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Redborne Early Origins



The surname Redborne was first found in Huntingdonshire, a historic county in England, now part of the county of Cambridgeshire. The family name was first referenced in the year 1273 when John Redeborne held estates in this shire. Radbourne is a small village and civil parish in the English county of Derbyshire. Radbourne Hall is an 18th-century country house and now the home of the Chandos-Pole family. The hall has been held by the Chanods family since the Norman Conquest. Redbourn is a village and civil parish in Hertfordshire dating back to the Domesday Book of 1086 when it was first listed as Redborne. [1]CITATION[CLOSE]
Williams, Dr Ann. And G.H. Martin, Eds., Domesday Book A Complete Translation. London: Penguin, 1992. Print. (ISBN 0-141-00523-8)
The place name literally means "reedy stream," from the Old English words "hreod" + "burna." [2]CITATION[CLOSE]
Mills, A.D., Dictionary of English Place-Names. Oxford: Oxford University Press, 1991. Print. (ISBN 0-19-869156-4)

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Redborne Spelling Variations


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Redborne Spelling Variations



Sound was what guided spelling in the essentially pre-literate Middle Ages, so one person's name was often recorded under several variations during a single lifetime. Also, before the advent of the printing press and the first dictionaries, the English language was not standardized. Therefore, spelling variations were common, even among the names of the most literate people. Known variations of the Redborne family name include Radborn, Radborne, Redborn, Redborne, Redbourne, Radbourne, Redeborn, Radeborne, Radebourne, Radburn, Redburn, Radbron and many more.

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Redborne Early History


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Redborne Early History



This web page shows only a small excerpt of our Redborne research. Another 125 words (9 lines of text) are included under the topic Early Redborne History in all our PDF Extended History products and printed products wherever possible.

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Redborne Early Notables (pre 1700)


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Redborne Early Notables (pre 1700)



More information is included under the topic Early Redborne Notables in all our PDF Extended History products and printed products wherever possible.

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The Great Migration


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The Great Migration



For political, religious, and economic reasons, thousands of English families boarded ships for Ireland, Canada, the America colonies, and many of smaller tropical colonies in the hope of finding better lives abroad. Although the passage on the cramped, dank ships caused many to arrive in the New World diseased and starving, those families that survived the trip often went on to make valuable contributions to those new societies to which they arrived. Early immigrants bearing the Redborne surname or a spelling variation of the name include: Thomas Radborne, and John Radborn, bonded passengers, who came to America in 1754; Thomas Radbone, who arrived in New York, NY in 1820; and Joseph Radbourn, who arrived in Philadelphia in 1844..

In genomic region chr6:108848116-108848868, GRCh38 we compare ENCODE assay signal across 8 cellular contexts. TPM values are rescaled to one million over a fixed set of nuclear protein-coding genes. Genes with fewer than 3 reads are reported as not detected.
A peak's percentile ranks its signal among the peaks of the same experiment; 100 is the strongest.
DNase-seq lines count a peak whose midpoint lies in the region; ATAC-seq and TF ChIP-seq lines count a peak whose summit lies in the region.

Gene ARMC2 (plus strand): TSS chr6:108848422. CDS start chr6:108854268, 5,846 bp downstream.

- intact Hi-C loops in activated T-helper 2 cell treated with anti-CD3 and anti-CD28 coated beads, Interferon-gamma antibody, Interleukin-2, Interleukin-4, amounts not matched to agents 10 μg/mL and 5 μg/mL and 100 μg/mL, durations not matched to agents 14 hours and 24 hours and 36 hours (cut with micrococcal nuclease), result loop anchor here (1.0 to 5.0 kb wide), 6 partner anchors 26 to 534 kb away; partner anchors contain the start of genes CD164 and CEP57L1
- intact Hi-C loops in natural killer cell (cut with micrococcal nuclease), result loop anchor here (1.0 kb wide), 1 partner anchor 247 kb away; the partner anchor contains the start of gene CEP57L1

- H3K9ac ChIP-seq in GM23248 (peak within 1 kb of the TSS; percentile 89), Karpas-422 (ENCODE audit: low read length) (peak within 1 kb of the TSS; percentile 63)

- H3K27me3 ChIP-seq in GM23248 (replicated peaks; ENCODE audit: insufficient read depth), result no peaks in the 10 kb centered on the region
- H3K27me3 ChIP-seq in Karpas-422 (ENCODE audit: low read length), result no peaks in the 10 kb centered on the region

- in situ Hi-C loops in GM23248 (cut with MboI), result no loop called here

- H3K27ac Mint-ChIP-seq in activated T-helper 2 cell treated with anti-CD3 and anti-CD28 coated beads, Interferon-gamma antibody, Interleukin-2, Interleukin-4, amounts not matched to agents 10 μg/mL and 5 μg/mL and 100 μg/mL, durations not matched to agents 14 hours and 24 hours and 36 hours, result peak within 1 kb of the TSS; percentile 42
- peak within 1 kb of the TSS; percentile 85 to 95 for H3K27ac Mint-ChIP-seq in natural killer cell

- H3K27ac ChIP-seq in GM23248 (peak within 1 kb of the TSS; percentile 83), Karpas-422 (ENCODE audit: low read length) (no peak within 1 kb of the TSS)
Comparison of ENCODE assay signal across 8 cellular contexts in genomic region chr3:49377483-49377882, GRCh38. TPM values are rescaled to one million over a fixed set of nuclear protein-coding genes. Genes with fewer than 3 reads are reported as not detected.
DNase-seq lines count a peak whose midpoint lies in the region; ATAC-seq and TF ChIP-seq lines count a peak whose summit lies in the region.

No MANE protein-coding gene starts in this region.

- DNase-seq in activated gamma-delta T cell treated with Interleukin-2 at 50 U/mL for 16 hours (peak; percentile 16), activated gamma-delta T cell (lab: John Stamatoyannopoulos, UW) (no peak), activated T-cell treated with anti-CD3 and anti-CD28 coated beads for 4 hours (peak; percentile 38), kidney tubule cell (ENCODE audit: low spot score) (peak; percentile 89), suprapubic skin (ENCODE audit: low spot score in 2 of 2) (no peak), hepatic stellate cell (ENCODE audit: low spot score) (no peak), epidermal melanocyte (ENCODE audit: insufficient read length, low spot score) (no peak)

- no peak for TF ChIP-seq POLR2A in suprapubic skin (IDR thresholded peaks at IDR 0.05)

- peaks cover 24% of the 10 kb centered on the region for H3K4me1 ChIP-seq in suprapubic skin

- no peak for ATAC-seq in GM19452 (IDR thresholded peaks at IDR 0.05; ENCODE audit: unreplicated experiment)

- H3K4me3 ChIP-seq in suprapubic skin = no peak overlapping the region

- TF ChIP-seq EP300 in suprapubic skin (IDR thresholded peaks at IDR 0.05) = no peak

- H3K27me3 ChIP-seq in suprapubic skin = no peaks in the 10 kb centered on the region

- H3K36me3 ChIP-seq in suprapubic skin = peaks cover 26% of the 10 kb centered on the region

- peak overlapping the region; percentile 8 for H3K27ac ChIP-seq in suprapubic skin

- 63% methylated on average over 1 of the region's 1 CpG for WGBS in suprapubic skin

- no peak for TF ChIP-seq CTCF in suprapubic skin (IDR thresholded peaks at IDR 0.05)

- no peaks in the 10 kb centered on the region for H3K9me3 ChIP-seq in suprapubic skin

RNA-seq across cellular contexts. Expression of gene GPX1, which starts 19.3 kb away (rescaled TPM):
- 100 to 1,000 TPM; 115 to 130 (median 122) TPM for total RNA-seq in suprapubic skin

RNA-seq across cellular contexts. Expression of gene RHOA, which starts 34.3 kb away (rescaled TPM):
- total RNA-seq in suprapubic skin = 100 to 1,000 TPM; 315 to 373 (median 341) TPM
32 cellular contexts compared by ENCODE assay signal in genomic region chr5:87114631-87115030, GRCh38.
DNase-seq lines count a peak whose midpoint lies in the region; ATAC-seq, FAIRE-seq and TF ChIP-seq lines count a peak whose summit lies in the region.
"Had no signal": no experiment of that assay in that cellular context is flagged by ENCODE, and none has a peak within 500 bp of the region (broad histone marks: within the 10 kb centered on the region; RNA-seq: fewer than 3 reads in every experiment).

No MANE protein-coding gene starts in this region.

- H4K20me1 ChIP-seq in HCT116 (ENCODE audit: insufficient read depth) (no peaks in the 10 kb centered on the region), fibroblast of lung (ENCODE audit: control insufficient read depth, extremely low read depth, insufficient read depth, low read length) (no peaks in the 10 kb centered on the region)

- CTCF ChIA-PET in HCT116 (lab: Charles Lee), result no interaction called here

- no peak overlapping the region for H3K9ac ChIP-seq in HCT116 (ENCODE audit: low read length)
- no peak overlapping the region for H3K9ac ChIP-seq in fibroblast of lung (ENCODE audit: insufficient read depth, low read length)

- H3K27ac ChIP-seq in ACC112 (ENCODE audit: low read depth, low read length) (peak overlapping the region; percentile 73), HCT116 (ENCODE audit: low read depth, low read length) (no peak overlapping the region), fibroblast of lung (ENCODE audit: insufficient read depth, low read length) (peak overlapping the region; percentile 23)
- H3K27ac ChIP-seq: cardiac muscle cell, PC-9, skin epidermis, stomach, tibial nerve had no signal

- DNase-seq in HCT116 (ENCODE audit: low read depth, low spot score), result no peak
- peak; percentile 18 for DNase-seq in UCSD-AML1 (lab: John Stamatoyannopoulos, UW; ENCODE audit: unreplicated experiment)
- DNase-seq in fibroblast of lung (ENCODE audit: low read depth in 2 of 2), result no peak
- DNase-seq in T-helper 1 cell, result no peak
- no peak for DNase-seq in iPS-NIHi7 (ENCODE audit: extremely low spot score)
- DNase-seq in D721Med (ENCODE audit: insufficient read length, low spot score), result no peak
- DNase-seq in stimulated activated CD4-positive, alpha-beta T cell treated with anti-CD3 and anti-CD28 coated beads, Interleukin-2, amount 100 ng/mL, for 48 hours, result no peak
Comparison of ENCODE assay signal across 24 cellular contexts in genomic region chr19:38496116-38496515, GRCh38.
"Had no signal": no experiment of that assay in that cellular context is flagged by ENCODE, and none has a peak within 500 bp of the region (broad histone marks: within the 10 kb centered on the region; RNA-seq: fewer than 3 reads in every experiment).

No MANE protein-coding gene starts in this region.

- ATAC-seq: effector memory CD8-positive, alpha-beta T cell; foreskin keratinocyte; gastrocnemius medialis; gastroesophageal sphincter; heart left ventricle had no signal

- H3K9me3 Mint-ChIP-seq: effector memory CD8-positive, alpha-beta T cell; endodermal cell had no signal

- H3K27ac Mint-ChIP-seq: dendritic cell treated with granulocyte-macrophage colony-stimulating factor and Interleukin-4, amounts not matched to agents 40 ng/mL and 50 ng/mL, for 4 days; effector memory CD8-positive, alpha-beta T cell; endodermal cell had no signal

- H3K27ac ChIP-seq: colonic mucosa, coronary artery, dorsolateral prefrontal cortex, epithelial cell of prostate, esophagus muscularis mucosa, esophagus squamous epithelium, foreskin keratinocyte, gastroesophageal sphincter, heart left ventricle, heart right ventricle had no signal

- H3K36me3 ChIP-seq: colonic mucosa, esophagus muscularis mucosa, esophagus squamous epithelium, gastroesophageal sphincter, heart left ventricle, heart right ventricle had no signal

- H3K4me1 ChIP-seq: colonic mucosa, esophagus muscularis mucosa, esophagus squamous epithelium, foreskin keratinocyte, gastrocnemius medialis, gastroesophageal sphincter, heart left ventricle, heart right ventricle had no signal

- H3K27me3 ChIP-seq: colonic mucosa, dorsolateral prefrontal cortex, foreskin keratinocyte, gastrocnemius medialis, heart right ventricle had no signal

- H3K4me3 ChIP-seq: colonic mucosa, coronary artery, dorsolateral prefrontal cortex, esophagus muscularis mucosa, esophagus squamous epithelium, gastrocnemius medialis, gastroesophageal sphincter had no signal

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Redborne Family Crest Products


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Redborne Family Crest Products




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See Also


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See Also




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Citations


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Citations



  1. ^ Williams, Dr Ann. And G.H. Martin, Eds., Domesday Book A Complete Translation. London: Penguin, 1992. Print. (ISBN 0-141-00523-8)
  2. ^ Mills, A.D., Dictionary of English Place-Names. Oxford: Oxford University Press, 1991. Print. (ISBN 0-19-869156-4)

Other References

  1. Shirley, Evelyn Philip. Noble and Gentle Men of England Or Notes Touching The Arms and Descendants of the Ancient Knightley and Gentle Houses of England Arranged in their Respective Counties 3rd Edition. Westminster: John Bowyer Nichols and Sons, 1866. Print.
  2. Weis, Frederick Lewis, Walter Lee Sheppard and David Faris. Ancestral Roots of Sixty Colonists Who Came to New England Between 1623 and 1650 7th Edition. Baltimore: Genealogical Publishing, 1992. Print. (ISBN 0806313676).
  3. Browning, Charles H. Americans of Royal Descent. Baltimore: Genealogical Publishing. Print.
  4. Hitching, F.K and S. Hitching. References to English Surnames in 1601-1602. Walton On Thames: 1910. Print. (ISBN 0-8063-0181-3).
  5. Library of Congress. American and English Genealogies in the Library of Congress. Baltimore: Genealogical Publishing, 1967. Print.
  6. Mills, A.D. Dictionary of English Place-Names. Oxford: Oxford University Press, 1991. Print. (ISBN 0-19-869156-4).
  7. Bardsley, C.W. A Dictionary of English and Welsh Surnames: With Special American Instances. Wiltshire: Heraldry Today, 1901. Print. (ISBN 0-900455-44-6).
  8. Le Patourel, John. The Norman Empire. New York: Oxford University Press, 1976. Print. (ISBN 0-19-822525-3).
  9. Reaney P.H and R.M. Wilson. A Dictionary of English Surnames. London: Routledge, 1991. Print. (ISBN 0-415-05737-X).
  10. Elster, Robert J. International Who's Who. London: Europa/Routledge. Print.
  11. ...

The Redborne Family Crest was acquired from the Houseofnames.com archives. The Redborne Family Crest was drawn according to heraldic standards based on published blazons. We generally include the oldest published family crest once associated with each surname.

This page was last modified on 13 August 2015 at 08:44.

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